Study objective: For the 2002 Winter Olympic Games, athletes were required to submit objective evidence of asthma or exercise-induced bronchoconstriction (EIB) for approval to inhale a β2-agonist. Eucapnic voluntary hyperventilation (EVH) was recommended as a laboratory challenge that would identify airway hyperresponsiveness (AHR) consistent with EIB. The objective was to compare the change in FEV1 provoked by EVH with that provoked by exercise in cold weather athletes.
Design: Spirometry was measured before and for 15 min after challenges. The two challenges were performed in random order at least 24 h apart.
Setting: EVH was performed in the laboratory at 19°C, and exercise took place in the field in the cold (2°C, 45% relative humidity).
Participants: Thirty-eight athletes (25 female subjects; median age, 16 years).
Interventions: For the EVH, athletes inhaled dry air containing 5% carbon dioxide for 6 min at a target ventilation equivalent to 30 times baseline FEV1. Exercise was performed by cross-country skiing, ice skating, or running for 6 to 8 min.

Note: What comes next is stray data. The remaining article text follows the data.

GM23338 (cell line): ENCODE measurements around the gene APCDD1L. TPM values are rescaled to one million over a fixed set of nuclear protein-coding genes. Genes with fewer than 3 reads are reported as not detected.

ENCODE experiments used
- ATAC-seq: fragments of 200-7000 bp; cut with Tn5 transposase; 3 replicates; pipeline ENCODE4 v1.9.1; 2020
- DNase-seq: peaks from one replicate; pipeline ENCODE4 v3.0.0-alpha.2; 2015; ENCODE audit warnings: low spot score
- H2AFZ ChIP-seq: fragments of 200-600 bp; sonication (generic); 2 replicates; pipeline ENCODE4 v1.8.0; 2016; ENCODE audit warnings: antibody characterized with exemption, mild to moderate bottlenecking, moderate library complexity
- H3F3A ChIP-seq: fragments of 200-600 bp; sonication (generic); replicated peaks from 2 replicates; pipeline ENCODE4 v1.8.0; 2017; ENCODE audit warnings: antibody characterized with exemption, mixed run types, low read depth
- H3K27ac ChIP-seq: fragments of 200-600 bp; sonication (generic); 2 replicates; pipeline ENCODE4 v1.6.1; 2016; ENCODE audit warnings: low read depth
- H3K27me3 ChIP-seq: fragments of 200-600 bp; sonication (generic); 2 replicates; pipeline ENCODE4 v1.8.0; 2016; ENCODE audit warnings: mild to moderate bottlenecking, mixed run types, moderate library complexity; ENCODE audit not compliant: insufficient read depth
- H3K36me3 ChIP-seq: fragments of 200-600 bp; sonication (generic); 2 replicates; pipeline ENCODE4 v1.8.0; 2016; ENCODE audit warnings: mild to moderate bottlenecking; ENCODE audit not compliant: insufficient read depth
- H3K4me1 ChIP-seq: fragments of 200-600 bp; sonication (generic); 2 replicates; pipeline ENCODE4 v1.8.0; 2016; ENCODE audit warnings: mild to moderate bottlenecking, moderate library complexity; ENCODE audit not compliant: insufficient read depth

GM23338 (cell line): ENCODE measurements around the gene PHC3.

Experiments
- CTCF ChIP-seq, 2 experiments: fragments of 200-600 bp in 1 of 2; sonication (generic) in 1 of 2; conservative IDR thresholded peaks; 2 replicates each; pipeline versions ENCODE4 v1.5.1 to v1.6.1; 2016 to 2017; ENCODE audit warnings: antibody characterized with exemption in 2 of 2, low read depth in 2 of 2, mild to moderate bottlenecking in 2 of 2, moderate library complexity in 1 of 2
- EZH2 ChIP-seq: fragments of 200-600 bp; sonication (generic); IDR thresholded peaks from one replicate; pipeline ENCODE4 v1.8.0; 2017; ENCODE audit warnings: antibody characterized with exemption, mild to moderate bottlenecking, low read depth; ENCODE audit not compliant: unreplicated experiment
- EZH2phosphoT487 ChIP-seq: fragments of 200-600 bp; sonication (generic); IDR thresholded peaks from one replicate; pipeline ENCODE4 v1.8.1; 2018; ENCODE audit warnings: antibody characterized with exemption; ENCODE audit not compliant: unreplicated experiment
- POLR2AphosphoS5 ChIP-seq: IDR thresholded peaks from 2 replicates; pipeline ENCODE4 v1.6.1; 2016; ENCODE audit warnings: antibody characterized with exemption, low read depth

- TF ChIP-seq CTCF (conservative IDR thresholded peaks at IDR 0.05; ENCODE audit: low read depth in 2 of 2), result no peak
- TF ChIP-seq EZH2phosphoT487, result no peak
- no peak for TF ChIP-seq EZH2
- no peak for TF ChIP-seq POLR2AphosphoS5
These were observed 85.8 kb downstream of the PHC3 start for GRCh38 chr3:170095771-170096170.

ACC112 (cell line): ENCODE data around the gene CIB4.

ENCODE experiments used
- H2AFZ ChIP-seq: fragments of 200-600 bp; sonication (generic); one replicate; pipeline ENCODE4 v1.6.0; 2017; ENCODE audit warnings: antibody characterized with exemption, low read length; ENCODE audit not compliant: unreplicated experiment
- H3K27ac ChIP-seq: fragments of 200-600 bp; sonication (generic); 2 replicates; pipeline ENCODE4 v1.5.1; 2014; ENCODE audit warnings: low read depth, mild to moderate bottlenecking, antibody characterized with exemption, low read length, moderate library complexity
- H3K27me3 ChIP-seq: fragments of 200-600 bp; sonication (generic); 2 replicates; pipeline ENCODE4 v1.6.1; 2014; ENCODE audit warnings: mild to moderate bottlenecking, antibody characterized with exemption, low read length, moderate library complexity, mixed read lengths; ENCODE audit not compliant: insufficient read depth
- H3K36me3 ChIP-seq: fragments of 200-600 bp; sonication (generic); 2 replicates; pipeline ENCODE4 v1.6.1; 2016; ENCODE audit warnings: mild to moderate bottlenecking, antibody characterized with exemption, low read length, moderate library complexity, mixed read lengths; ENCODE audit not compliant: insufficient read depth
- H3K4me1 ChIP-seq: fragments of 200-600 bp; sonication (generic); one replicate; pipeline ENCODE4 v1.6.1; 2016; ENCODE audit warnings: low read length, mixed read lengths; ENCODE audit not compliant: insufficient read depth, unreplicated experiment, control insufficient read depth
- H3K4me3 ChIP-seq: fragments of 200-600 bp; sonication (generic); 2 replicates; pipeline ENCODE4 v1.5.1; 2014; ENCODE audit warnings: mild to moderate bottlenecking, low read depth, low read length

Measurements and results: AHR consistent with EIB was defined as ≥ 10% fall in FEV1 from baseline after challenge. Eleven athletes were exercise positive (EX+) [FEV1 fall, 20.5 ± 7.3%], and 17 athletes were EVH positive (FEV1 fall, 14.5 ± 4.5%) [mean ± SD]. Of 19 subjects with AHR, 58% were identified by exercise and 89% were identified by EVH. EVH identified 9 of 11 subjects who were EX+ and a further 8 subjects with potential for EIB. The average ventilation during EVH was 28 times FEV1.
Conclusion: Performing EVH for 6 min in the laboratory had a greater chance of identifying AHR in these athletes compared with 6 to 8 min of field exercise in the cold. The EVH test will be useful to evaluate elite summer sports athletes whose widely different forms of exercise provide an “equipment” challenge to any laboratory.